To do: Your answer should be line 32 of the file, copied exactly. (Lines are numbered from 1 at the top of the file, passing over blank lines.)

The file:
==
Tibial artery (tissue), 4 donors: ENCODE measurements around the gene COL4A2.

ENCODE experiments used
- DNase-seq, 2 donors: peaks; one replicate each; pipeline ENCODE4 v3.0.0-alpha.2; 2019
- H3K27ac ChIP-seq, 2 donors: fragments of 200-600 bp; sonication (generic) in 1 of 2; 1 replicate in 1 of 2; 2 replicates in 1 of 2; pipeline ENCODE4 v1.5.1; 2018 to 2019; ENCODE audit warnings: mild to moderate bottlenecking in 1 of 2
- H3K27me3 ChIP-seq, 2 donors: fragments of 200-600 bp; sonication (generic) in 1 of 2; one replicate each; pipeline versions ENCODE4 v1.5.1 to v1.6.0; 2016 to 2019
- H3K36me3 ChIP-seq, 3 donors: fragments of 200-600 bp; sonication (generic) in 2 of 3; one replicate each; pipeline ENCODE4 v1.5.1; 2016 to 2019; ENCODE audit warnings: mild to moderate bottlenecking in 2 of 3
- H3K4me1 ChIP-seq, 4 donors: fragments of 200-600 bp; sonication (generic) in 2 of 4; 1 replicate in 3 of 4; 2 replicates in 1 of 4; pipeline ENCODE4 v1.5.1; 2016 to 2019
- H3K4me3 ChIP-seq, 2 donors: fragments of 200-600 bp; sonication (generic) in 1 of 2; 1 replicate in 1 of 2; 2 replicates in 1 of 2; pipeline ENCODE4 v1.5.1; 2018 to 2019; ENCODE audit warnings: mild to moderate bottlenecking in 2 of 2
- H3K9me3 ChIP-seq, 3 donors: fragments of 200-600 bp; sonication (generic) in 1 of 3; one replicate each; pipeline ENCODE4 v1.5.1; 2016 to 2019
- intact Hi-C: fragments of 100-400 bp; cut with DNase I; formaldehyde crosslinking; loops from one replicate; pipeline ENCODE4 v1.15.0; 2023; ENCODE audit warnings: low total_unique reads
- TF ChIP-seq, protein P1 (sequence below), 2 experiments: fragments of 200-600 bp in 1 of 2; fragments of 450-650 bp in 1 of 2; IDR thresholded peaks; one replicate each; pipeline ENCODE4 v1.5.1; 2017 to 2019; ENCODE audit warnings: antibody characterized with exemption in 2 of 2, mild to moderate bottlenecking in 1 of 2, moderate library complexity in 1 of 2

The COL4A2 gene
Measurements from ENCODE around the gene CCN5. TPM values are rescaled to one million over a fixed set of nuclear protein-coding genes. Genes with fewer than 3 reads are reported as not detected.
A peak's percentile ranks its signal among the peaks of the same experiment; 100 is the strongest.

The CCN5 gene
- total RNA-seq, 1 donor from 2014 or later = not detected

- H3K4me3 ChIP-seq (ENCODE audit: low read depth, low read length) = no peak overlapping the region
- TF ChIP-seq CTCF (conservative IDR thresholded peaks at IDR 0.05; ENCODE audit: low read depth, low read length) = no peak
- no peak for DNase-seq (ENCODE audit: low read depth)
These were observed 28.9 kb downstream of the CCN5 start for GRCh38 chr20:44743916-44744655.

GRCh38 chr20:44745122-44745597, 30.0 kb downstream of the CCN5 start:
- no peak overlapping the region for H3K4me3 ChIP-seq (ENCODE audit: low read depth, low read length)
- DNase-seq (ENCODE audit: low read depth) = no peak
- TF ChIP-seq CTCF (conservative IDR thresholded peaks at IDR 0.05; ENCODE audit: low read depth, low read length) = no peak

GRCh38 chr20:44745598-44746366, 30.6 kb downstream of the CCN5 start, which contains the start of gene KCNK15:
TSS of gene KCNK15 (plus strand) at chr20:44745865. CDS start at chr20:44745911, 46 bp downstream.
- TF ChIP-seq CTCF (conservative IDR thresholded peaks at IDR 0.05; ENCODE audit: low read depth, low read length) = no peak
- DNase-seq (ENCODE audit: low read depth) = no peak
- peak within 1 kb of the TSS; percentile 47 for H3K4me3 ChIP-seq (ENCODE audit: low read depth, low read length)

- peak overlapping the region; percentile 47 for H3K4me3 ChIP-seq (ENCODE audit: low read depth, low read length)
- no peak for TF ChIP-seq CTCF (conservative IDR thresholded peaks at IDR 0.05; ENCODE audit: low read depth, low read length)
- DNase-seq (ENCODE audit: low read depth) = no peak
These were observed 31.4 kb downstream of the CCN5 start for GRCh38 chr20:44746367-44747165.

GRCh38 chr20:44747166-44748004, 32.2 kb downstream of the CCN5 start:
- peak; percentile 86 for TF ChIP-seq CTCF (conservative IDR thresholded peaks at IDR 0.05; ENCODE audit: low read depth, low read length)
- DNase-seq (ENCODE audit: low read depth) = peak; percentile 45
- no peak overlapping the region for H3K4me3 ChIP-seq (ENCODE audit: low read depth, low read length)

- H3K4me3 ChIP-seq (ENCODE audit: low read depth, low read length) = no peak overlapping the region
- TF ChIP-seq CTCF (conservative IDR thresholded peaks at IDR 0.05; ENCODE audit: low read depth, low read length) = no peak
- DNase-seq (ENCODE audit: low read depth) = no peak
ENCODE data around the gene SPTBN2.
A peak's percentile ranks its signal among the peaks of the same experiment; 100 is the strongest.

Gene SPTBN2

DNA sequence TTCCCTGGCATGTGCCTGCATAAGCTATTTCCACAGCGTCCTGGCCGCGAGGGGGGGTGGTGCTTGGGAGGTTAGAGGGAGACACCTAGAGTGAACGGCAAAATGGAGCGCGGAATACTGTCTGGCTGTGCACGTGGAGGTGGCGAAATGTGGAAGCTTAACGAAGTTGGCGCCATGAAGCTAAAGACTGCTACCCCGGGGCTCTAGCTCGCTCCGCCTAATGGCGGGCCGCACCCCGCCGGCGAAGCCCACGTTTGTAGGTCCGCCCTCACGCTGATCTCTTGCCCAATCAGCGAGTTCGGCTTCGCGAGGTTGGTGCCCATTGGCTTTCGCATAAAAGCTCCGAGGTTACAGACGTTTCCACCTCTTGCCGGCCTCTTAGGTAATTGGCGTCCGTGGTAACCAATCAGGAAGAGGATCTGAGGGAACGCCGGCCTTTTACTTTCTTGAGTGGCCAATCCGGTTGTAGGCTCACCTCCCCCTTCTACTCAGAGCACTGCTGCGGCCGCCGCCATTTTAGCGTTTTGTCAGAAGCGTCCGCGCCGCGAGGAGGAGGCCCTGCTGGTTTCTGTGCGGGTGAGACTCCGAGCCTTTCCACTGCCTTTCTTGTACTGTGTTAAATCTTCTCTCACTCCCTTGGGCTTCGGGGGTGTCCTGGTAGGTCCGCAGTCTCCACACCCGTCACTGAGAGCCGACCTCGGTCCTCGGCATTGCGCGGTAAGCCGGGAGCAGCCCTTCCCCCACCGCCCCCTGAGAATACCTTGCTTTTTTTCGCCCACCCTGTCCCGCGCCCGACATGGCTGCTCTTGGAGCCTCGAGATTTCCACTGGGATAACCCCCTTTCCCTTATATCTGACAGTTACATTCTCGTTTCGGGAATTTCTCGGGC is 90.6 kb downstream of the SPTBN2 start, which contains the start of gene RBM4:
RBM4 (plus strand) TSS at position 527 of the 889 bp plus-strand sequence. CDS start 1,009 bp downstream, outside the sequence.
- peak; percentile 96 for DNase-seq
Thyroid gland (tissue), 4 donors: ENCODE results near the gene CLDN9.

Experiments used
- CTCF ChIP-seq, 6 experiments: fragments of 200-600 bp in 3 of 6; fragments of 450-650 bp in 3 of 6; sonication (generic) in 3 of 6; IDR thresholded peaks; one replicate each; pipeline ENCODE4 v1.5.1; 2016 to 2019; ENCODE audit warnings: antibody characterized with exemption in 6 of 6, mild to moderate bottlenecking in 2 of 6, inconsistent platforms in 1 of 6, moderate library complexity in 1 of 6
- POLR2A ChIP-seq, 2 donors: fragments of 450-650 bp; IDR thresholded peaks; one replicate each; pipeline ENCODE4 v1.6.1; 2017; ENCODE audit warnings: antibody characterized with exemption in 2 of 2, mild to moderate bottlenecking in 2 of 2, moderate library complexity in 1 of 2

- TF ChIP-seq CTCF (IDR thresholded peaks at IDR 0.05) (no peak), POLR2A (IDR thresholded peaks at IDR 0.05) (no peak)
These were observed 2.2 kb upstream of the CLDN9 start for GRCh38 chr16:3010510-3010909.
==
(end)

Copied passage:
- DNase-seq (ENCODE audit: low read depth) = no peak